Many people have heard that olive oil is beneficial for overall health—including brain health. But there are many things that can lessen the health benefits of your olive oil consumption. Here are 5 rules for getting the most out of olive oil for your brain and body health.
- Always use olive oil labeled “extra virgin”
Oils labeled “virgin” or “light” may have undergone a chemical process that strips away the nutritional benefits, or they might even be blended with other types of less-healthy oils.
- Make sure the olive oil is fresh
Olive oil is a perishable product, and when it goes rancid, the brain-healthy antioxidants, omega-3 fatty acids, and polyphenols go right along with it. Check harvest and sell-by dates on the bottles: if you can’t find those, you may want to consider another brand.
- Keep an eye on the temperature
For the most health benefits, only use olive oil in raw or low-heat dishes. Above about 350 degrees, the beneficial compounds in olive oil begin to degrade, and at high heats can turn into potentially harmful substances.
- Store it correctly
An unopened bottle of olive oil can last for about 2 years if stored in a cool, dark place. Once opened, the 2 main enemies of olive oil are light and heat – so try to store it in a dark bottle and away from heat (meaning, not on the back of your stove or on a windowsill.) Don’t store it in the fridge; it will crystallize and may change the texture.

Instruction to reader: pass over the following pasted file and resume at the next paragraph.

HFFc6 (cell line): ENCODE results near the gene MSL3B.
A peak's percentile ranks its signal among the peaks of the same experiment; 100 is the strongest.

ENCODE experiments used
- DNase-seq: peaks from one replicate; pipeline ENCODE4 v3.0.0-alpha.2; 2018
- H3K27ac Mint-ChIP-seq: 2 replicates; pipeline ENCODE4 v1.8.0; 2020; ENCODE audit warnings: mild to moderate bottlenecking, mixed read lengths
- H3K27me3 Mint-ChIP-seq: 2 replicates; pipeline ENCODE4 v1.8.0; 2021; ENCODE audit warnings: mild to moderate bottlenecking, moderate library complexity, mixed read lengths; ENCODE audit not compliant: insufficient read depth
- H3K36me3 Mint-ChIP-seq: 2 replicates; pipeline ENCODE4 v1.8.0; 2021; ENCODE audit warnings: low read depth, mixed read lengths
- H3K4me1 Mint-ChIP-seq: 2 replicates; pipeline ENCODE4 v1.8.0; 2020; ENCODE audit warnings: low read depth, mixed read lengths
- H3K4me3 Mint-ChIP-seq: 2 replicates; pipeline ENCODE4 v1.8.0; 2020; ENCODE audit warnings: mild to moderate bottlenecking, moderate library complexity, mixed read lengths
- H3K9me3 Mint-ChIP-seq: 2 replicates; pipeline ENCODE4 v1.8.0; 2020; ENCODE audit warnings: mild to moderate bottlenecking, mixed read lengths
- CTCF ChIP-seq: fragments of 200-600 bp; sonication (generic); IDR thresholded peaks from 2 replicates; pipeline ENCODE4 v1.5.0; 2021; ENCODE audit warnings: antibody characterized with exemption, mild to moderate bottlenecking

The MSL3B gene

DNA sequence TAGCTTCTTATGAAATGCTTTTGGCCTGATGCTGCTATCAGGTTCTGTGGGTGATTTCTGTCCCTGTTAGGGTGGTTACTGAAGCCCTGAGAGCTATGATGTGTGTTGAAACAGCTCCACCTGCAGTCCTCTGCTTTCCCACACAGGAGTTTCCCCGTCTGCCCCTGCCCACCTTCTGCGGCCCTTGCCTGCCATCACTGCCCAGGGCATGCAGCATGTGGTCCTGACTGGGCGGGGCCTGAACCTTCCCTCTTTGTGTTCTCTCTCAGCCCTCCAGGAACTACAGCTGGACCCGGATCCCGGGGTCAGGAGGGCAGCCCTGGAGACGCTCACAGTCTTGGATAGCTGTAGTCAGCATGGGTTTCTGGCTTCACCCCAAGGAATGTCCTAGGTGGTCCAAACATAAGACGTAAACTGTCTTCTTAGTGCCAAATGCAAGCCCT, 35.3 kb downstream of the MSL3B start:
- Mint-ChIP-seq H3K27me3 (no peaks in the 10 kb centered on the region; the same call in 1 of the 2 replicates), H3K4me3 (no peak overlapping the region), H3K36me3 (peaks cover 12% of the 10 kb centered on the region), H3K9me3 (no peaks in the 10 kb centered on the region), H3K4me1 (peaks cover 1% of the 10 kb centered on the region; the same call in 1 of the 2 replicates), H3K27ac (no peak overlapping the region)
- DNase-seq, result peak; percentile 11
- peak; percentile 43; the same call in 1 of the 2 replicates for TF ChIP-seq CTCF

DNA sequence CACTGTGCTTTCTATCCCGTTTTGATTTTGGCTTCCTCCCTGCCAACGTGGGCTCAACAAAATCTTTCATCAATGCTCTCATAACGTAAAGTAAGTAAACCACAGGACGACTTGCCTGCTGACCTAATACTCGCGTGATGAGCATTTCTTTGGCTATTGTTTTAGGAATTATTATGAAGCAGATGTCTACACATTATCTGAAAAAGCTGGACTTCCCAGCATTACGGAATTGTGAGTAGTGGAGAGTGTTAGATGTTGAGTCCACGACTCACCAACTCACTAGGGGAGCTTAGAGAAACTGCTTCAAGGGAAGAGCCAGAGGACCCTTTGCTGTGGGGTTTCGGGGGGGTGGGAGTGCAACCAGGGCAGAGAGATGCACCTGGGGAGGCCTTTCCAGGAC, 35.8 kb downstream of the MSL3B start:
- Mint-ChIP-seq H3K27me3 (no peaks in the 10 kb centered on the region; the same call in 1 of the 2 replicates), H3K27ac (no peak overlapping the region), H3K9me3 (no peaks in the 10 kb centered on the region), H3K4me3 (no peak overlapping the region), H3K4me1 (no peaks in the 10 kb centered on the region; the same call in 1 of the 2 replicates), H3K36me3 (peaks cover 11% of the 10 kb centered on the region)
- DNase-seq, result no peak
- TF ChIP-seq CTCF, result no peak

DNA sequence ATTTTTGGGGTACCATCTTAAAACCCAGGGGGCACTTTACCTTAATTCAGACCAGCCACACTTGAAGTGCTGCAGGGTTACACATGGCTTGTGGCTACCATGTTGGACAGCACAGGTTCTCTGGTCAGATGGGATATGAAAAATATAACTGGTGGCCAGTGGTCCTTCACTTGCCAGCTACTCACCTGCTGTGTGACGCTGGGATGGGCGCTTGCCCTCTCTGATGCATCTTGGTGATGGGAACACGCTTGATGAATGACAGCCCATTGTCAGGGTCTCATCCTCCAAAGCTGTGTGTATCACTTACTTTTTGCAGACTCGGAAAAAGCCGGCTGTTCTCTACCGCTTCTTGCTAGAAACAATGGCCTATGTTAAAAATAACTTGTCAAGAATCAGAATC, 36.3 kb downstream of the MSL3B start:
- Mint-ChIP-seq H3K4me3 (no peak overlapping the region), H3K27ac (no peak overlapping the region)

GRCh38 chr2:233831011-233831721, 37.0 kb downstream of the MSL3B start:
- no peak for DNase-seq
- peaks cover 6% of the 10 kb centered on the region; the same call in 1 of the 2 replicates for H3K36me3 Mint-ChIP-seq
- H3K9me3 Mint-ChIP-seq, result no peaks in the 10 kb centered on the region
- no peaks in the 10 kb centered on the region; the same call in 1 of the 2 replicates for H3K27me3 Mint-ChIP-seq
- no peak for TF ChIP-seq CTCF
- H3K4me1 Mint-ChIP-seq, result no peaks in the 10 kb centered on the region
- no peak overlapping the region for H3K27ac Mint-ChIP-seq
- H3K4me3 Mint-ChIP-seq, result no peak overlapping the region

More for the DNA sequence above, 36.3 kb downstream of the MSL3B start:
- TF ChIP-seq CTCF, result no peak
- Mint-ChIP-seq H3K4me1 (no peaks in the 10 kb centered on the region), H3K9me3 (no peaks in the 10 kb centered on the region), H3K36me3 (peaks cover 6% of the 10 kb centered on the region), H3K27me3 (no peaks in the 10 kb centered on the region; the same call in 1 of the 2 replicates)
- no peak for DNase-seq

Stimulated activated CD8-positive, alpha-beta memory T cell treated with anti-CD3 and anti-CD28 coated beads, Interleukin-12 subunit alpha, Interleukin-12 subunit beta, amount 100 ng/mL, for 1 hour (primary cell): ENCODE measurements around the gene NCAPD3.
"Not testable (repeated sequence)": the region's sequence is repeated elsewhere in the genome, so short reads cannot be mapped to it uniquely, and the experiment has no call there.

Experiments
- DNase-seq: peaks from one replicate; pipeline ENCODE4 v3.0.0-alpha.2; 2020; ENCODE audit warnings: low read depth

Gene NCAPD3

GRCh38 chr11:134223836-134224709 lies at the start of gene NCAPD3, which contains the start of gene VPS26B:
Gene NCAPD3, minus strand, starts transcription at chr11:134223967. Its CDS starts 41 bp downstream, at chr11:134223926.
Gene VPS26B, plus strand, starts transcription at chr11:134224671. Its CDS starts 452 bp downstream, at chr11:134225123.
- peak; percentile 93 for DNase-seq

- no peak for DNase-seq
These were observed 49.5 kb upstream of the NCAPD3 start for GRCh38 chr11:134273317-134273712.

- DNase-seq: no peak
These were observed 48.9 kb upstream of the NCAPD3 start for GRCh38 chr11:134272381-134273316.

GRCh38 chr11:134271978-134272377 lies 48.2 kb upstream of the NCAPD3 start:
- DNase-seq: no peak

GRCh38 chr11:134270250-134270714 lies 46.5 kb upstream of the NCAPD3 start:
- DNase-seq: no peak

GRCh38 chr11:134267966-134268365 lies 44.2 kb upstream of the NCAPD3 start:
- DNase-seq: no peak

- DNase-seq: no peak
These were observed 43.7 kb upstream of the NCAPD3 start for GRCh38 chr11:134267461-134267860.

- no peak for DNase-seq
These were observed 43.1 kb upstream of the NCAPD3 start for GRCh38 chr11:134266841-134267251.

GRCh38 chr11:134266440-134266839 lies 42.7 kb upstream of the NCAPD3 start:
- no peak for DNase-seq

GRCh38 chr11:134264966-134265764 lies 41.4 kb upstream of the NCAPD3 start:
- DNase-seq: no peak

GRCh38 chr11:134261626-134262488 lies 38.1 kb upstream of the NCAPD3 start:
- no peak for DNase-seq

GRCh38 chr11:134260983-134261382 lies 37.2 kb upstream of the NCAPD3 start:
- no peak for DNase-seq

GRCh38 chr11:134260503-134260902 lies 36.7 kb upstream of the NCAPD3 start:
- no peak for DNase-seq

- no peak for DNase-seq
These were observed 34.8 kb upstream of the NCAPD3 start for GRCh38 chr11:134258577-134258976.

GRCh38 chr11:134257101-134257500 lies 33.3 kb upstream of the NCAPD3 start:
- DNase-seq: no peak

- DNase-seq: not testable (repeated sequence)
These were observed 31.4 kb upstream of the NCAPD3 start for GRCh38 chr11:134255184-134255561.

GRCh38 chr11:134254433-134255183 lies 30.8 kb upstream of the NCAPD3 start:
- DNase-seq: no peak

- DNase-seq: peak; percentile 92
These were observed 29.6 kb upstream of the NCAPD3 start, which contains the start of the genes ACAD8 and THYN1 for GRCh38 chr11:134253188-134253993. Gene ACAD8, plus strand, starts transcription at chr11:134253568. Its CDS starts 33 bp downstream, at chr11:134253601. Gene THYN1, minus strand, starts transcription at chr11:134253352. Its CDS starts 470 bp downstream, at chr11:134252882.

- Check the brand to see if it’s the real deal
Researchers at UC Davis recently found that almost 70% of olive oils labeled “extra virgin” were, in fact, not purely extra virgin olive oil. Unfortunately, it’s not always easy to tell the real from the fake. Among the ones that UC Davis found did not match the extra virgin olive oil standards were Bertolli, Carapelli, Colavita, Filippo Berio, Mazzola, Mezzetta, Newman’s Own, Pompeian, Rachel Ray, Safeway, Star, and Whole Foods. The brands that did meet or exceed the standards were Corto Olive, California Olive Ranch, Kirkland Organic (Costco), Lucero (Ascolano), and McEvoy Ranch. For more on this, you can check out the information from UC Davis.
Want to know more?
- Find brain healthy recipes featuring olive oil and its benefits
- Tom Mueller has written a popular book and New Yorker article about the “real” vs. “fake” olive oil controversy. You can also read his suggestions for how to choose a “real” olive oil if you’re interested.